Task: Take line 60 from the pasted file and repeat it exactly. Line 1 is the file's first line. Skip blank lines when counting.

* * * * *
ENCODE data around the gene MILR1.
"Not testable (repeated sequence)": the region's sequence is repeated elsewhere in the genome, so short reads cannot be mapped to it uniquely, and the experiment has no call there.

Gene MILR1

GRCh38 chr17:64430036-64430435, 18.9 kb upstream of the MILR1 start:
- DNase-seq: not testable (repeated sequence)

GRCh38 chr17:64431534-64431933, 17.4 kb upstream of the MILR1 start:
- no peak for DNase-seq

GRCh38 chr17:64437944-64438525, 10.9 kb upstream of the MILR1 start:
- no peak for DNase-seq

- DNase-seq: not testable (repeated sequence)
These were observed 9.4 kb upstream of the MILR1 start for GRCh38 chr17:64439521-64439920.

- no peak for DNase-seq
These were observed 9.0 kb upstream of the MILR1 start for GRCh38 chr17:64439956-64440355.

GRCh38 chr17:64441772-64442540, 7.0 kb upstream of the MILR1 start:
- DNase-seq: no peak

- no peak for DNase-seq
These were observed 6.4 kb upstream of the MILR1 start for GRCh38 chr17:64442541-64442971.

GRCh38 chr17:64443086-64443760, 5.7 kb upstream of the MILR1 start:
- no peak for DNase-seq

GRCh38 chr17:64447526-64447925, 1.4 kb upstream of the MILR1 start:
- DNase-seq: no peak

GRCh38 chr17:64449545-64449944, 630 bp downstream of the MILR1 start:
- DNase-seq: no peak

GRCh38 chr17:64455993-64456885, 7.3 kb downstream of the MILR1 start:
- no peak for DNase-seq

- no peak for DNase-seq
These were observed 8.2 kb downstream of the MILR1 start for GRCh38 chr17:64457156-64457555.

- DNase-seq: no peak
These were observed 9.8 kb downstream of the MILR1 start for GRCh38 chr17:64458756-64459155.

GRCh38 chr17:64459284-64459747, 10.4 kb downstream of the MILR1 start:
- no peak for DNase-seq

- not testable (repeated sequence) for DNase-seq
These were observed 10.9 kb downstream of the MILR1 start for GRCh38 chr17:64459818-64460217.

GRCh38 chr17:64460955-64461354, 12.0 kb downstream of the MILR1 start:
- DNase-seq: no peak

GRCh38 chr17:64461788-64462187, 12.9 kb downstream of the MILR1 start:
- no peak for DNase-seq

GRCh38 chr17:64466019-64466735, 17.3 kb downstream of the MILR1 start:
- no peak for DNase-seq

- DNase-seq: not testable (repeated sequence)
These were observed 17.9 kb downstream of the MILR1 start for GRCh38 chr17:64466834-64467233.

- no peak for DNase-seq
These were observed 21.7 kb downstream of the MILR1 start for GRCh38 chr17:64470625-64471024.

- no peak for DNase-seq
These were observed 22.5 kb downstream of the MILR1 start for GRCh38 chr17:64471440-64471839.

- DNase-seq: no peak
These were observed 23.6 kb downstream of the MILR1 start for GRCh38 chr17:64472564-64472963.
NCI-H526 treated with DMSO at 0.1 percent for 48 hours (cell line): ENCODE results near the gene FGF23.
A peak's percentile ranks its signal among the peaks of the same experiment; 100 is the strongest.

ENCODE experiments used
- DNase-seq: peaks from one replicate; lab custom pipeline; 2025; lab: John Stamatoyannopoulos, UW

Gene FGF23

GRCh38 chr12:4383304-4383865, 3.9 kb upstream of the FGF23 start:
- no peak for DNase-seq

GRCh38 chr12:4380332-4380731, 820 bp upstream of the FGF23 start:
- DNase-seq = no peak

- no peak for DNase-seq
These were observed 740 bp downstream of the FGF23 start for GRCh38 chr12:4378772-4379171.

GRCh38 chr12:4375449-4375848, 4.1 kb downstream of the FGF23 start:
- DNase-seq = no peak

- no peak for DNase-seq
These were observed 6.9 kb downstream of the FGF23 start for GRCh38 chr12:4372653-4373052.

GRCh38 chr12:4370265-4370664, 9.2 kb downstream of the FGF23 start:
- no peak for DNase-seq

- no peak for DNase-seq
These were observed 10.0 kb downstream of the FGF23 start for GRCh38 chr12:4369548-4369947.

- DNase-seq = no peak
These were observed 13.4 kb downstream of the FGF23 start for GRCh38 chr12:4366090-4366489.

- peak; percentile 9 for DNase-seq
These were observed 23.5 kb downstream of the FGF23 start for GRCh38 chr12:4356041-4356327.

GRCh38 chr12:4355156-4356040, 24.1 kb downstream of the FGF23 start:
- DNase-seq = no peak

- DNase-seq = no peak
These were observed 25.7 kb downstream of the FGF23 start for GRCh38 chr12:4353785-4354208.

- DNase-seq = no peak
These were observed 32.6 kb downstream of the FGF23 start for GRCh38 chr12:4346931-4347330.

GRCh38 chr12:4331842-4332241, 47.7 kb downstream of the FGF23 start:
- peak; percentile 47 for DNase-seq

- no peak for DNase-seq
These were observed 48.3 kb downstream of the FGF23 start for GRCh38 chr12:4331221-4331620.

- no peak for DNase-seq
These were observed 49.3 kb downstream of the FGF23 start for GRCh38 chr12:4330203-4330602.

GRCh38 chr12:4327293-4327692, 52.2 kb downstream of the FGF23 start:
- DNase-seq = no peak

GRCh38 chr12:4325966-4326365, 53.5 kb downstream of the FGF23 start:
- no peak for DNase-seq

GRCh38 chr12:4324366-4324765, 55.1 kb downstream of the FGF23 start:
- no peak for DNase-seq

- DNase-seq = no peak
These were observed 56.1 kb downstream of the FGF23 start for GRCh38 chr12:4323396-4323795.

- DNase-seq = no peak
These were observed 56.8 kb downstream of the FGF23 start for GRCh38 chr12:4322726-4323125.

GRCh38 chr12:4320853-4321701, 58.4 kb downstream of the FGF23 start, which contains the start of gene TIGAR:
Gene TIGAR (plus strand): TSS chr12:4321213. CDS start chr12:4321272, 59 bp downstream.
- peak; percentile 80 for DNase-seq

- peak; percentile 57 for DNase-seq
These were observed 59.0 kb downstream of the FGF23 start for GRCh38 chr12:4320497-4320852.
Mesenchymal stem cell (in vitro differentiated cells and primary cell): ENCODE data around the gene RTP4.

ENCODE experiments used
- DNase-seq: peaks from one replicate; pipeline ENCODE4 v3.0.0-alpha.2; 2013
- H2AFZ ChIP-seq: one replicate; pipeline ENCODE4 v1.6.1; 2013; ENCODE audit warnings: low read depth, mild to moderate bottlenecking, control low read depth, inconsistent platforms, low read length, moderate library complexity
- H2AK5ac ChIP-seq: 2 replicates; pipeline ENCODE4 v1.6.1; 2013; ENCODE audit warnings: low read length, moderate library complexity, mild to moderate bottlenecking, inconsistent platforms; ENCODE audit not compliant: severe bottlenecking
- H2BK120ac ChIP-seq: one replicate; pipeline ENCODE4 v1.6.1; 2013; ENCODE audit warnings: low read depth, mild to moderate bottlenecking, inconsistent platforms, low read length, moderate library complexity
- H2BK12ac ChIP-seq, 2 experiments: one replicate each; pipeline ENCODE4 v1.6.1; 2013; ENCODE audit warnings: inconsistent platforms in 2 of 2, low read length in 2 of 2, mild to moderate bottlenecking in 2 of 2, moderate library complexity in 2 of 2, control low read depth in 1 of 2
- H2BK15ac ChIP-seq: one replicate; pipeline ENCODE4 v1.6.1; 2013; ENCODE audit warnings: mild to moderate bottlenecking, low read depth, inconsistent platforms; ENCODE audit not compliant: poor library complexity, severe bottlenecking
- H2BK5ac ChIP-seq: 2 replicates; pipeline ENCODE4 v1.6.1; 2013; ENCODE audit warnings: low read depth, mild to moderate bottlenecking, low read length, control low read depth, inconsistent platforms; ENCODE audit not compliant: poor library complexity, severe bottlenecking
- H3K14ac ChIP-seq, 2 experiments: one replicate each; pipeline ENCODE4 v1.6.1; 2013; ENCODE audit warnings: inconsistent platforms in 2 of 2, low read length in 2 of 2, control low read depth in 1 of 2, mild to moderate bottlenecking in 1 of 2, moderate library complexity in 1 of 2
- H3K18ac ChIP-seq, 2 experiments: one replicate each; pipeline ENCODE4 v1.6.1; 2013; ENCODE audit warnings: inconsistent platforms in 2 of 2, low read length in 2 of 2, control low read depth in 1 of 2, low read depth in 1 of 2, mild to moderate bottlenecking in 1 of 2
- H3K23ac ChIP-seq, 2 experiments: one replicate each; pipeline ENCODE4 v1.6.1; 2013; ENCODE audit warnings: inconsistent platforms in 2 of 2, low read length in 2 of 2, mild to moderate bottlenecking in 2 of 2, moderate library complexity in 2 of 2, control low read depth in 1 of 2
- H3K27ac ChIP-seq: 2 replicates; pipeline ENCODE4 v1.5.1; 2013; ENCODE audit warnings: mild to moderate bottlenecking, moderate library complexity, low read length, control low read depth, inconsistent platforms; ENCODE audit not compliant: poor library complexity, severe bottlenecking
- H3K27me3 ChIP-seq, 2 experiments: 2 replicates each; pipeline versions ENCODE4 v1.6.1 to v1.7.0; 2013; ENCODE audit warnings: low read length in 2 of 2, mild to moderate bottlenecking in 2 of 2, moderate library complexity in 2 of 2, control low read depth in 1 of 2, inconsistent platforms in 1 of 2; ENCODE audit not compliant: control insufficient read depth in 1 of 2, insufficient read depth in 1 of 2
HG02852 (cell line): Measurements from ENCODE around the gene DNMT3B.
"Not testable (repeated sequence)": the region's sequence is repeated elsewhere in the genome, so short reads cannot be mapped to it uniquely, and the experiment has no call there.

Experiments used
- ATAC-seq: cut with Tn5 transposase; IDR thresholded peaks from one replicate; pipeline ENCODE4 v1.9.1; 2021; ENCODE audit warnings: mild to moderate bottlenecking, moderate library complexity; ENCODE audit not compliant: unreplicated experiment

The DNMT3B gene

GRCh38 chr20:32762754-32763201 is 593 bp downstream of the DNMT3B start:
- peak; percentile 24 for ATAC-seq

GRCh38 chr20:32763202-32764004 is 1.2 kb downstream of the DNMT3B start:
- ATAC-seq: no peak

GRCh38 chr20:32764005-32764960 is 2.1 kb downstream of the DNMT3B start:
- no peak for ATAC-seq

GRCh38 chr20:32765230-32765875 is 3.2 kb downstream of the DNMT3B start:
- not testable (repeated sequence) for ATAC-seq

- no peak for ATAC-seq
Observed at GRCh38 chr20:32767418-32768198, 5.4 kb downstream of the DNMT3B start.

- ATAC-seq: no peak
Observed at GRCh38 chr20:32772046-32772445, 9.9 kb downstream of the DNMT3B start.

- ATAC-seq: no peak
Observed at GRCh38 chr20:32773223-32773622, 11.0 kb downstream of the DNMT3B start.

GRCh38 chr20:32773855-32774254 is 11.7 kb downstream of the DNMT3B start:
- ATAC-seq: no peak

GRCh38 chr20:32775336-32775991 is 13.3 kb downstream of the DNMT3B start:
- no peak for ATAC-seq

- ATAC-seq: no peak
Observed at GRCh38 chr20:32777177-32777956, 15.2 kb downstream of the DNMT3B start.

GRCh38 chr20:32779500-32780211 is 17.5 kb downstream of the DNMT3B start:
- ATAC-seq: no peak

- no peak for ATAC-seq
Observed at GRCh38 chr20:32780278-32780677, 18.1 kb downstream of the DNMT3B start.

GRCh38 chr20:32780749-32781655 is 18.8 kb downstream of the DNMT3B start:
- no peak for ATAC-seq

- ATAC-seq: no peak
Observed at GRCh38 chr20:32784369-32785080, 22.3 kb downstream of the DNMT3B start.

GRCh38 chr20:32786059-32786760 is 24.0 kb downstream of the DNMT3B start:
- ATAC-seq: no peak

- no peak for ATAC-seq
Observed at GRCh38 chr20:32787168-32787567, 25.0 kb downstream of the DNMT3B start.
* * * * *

- DNase-seq = no peak